As the seventh Christmas without Dominic rapidly approaches, I am pondering the question: “Why, oh why, is Christmas so hard?”
I think I’ve figured out at least a few reasons why.
For me, probably THE biggest reason Christmas is hard is because it throws off the routine I depend on to shepherd my heart through a day. It’s easiest for me to manage when I have at least a couple of hours of quiet time each morning. I need those silent moments to let my heart feel what it needs to feel, to cry if I must and to orient my thoughts after, once again, “remembering” that Dominic isn’t here.
Changing schedules and extra commitments mean that some nights I stay up later than usual and can’t manage to get out of bed in time to have those hours. Extra people in the house mean that they may get up and join me in the living room. While I love the company, I have to be honest and say I would love it more a little later in the day 🙂 ,
Another reason I struggle at Christmas is because all (almost all!) the family is together in one place. This may sound odd to anyone who hasn’t buried a child, but when every single person I care most deeply for is together, it highlights the space where Dominic SHOULD be but ISN’T.
Other times of the year we are more or less a full circle-as long as one or two others are missing, it kind of feels like maybe, just maybe, Dominic is away for awhile instead of away for the rest of my life. But when we are all gathered round the table or the tree or the fireplace, it is oh, so obvious that he isn’t here.
Buying presents and filling stockings I go down the list. I have to skip Dom because he won’t be here to open gifts or pull out his favorite candy from a Christmas sock. I can’t even mail him a package where he is. So I try to focus on the fact that his Christmas is the best one, because he is with the One Who IS Christmas.
But my heart still hurts, still yearns for one more hilarious morning when the camcorder won’t work or one of our sleepy young adults refuses to roll out of bed while the rest of us are waiting.
We are waiting now for a different kind of morning-one where the light dawns and never dims.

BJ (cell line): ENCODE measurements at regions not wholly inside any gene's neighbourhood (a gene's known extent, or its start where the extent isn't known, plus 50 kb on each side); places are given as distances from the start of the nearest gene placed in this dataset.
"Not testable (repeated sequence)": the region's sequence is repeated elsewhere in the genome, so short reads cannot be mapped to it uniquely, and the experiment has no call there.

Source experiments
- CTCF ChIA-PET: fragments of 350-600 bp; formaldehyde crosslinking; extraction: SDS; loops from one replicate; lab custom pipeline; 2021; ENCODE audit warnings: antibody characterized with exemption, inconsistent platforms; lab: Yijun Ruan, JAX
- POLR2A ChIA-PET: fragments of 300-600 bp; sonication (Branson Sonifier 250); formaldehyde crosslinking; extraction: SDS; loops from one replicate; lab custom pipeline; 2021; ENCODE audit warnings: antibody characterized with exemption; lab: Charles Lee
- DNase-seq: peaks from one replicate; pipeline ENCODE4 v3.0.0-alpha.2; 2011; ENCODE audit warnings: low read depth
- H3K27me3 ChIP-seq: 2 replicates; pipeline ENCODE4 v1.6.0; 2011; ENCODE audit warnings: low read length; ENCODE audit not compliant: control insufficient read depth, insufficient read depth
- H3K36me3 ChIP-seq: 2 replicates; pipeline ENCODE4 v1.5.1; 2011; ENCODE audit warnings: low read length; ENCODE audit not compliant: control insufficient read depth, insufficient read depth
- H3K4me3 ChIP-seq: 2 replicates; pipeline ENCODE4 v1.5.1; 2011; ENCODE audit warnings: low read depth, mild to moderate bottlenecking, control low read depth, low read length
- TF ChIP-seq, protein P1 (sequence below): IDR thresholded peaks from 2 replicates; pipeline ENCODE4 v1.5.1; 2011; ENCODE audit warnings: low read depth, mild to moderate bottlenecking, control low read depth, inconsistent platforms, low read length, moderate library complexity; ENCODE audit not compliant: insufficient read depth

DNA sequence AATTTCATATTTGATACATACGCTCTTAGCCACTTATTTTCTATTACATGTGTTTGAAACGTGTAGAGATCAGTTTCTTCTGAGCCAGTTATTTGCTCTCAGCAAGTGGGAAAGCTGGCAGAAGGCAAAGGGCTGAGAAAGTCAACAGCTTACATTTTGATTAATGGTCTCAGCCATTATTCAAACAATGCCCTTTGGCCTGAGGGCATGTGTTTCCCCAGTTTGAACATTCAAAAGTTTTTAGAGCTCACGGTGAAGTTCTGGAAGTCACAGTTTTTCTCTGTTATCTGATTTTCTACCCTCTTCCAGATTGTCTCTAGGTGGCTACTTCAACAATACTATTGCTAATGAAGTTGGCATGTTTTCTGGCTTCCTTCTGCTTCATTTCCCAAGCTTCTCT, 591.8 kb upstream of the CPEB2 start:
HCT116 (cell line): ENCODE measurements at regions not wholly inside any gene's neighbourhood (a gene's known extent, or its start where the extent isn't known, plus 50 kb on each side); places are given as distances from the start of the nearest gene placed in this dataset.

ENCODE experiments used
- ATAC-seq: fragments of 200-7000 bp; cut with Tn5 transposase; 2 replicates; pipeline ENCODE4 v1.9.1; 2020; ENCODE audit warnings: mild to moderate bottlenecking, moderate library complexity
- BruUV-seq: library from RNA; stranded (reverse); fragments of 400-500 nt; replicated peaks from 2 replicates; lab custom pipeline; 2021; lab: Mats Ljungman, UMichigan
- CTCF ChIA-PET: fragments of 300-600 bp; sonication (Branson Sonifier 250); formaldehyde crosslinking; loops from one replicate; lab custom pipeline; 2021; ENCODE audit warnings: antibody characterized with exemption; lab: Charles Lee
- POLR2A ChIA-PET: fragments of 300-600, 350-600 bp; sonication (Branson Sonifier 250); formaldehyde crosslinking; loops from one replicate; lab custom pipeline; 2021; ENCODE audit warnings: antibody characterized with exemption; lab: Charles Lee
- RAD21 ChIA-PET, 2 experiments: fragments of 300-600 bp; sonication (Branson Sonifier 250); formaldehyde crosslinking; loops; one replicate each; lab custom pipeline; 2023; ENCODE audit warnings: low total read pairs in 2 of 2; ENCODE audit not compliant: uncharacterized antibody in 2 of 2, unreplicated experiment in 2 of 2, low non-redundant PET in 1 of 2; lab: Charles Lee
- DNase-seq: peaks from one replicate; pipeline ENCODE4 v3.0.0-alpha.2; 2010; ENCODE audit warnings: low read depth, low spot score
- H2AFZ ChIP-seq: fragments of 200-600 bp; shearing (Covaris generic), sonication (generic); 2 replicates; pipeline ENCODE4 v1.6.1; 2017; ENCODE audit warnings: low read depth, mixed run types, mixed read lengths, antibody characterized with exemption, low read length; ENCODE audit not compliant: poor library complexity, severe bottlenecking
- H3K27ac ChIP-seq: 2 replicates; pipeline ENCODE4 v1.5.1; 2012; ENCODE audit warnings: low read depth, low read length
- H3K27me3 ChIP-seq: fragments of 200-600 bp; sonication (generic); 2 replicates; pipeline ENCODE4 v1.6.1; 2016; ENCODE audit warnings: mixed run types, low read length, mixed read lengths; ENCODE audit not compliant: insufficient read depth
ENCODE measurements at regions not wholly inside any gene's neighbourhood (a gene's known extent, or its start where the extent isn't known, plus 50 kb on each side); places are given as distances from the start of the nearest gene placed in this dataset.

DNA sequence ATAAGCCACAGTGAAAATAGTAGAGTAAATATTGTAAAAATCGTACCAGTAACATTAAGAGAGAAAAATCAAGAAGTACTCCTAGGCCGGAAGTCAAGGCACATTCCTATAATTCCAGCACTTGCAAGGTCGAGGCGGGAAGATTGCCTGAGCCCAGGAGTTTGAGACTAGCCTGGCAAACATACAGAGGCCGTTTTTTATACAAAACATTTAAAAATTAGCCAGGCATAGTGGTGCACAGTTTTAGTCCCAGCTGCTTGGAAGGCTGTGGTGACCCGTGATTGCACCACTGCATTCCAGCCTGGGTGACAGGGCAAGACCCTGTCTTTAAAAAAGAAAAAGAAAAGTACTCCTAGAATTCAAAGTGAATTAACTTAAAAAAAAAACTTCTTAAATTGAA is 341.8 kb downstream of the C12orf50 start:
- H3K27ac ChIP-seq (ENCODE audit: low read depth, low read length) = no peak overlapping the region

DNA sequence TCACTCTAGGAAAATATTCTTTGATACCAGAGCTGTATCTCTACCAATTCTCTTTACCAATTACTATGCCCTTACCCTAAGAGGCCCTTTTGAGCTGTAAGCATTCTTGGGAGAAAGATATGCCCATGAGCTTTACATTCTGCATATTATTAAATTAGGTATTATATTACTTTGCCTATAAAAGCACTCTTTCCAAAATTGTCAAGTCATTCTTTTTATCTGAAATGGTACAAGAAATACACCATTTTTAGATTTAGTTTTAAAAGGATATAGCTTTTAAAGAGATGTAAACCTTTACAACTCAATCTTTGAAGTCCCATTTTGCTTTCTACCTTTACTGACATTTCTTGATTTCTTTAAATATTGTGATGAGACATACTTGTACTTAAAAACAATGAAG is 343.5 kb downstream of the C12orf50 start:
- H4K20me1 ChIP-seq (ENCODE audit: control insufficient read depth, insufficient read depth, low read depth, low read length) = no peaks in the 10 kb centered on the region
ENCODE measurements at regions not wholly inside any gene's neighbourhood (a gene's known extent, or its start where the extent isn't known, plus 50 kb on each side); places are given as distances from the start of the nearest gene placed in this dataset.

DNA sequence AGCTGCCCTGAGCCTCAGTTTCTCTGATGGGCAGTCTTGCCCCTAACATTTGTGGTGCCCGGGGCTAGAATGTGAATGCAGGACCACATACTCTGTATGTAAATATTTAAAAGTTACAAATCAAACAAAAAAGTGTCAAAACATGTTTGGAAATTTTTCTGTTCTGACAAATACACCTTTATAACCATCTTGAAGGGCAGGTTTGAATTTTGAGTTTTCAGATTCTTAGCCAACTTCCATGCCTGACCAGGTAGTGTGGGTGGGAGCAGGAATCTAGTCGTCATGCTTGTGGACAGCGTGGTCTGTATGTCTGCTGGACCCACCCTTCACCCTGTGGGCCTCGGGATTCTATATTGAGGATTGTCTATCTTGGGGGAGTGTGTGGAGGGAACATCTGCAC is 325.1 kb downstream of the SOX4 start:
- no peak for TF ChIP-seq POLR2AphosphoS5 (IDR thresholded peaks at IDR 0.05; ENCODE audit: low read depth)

While I am in no way ashamed of the grief I carry-great love means great grief- I do try not to burden others with my tears at events or in places where smiles should rule. The Christmas season multiplies those occasions and calls for so. much. energy. just to maintain my “happy face” for the masses. It’s exhausting in a way only other grievers can truly understand.
And, of course, we celebrate Christmas in the US during what my grandmother used to call “the dark of the year”. Shorter days, longer nights means less time outside, less sunshine to generate the feel-good hormones I depend on to get me through each moment. When the nights come early and linger long, my mind has more time to ruminate on what was and what will never be again.
Finally, because Christmas is stressful for everyone for different reasons, people can just be a little harder to deal with-less flexible, more impatient, quicker to take offense or give it. All that emotional drama can overwhelm my heart in a flash-leaving me speechless, crying and anxious. It’s no one’s fault. It just is what it is.
For all these reasons-and dozens more-Christmas is an especially difficult time of year for this hurting heart.
So I try to be gentle to myself and to extend the same grace to ME that I extend to others.
I remind my heart that it is perfectly OK to turn down invitations when I just. can’t. go.
I lean into the Promise born in the manger-Emmanuel, God with us-and hold on with both hands.